# Center of mass and moments

• kieranl
In summary, Kieran was trying to find the centre of mass for a lamina with a given density, but he was confused about how to convert coordinates to polar. He eventually figured out that he needed to stay with (x,y) coordinates, and that it took a lot of effort to do so.f

## Homework Statement

A lamina has the shape of the region in the first quadrant that is bounded by the graphs of y = sinx and y= cosx, between x = 0 and x = π/4. Find the centre of mass if the density is δ(x,y) = y.

## Homework Equations

I know all the equations for moments and center of mass but I am confused about how to go about this problem. I don't know how to convert this to polar. The question is related to the lecture on polar integrals so I am assuming that's what has to be done?

## The Attempt at a Solution

Hi kieranl! A lamina has the shape of the region in the first quadrant that is bounded by the graphs of y = sinx and y= cosx, between x = 0 and x = π/4. Find the centre of mass if the density is δ(x,y) = y.

I know all the equations for moments and center of mass but I am confused about how to go about this problem. I don't know how to convert this to polar. The question is related to the lecture on polar integrals so I am assuming that's what has to be done?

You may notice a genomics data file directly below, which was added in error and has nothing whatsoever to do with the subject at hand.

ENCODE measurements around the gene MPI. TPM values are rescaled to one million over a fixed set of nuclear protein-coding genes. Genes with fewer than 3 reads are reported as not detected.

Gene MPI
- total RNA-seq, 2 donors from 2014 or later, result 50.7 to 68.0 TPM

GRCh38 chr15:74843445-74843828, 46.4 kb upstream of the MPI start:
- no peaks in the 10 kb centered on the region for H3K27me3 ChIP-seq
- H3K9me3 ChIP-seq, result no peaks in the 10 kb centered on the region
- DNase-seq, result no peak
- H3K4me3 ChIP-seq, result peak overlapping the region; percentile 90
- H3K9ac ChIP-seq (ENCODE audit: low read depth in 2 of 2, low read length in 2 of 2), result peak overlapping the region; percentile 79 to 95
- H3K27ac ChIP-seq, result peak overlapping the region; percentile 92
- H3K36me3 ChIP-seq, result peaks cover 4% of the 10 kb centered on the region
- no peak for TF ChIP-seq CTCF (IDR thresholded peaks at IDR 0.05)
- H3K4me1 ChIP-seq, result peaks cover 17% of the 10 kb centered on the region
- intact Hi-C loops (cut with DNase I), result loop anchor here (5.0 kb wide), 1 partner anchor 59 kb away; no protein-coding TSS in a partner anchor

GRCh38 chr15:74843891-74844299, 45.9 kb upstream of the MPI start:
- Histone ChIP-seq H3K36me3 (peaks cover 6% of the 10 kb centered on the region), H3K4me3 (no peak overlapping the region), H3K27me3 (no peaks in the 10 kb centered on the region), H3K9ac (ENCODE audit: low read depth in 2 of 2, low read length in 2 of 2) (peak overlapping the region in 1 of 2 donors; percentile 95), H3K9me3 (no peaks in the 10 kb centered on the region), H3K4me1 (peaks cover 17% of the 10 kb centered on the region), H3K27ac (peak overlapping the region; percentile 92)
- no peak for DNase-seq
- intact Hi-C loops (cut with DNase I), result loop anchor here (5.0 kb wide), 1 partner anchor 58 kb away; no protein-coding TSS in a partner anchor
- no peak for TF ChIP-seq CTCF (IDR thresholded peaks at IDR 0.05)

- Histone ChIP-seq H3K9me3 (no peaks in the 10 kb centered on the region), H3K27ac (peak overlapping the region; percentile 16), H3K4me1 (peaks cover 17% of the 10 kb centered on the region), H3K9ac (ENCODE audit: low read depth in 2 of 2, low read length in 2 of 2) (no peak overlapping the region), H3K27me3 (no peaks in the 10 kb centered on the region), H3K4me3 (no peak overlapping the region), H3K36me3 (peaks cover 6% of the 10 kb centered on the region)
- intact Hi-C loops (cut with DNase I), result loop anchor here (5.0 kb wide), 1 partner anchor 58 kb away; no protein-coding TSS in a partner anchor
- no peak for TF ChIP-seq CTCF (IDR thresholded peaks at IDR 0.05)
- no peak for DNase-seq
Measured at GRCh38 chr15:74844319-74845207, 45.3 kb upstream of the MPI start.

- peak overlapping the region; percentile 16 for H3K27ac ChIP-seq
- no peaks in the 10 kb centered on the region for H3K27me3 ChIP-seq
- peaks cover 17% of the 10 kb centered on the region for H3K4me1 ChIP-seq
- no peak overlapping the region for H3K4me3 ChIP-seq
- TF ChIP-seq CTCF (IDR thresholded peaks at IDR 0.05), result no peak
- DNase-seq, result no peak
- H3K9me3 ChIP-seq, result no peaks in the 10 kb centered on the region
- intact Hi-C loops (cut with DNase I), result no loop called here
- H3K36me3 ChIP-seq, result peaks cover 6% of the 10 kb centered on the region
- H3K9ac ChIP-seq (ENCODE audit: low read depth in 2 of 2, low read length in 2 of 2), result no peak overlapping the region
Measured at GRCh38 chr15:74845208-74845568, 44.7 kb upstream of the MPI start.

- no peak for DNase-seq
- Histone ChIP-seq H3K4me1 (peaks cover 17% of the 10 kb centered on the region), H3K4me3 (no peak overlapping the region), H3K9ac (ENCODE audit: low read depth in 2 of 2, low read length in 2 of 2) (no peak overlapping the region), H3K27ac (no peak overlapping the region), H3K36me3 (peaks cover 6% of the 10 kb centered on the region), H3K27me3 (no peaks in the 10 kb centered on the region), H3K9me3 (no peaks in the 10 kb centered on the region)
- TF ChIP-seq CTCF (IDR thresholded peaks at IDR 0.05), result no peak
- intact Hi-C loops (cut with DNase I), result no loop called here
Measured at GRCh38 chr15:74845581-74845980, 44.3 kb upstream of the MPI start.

Noooo …

you only convert coordinates if it makes the job easier …

for example, if the density function was δ(r,θ) …

in this case, δ = y (and also sin(rsinθ) is horrible :yuck:), so the easiest thing is to stay with the (x,y) coordinates. Heya Kieranl

This is like your third curtin engineering question you've posted, so i'll assume you're probably doing mechanical engineering?

Alls I got to say is that this one took me like 5 pages of working out. I double checked it with maple so I know its right, but maybe i did it in some really long and complicated way. I didnt convert to polar format, although I wasnt sure if I was supposed to. I was just left with 4 integrals which I had to solve step by step.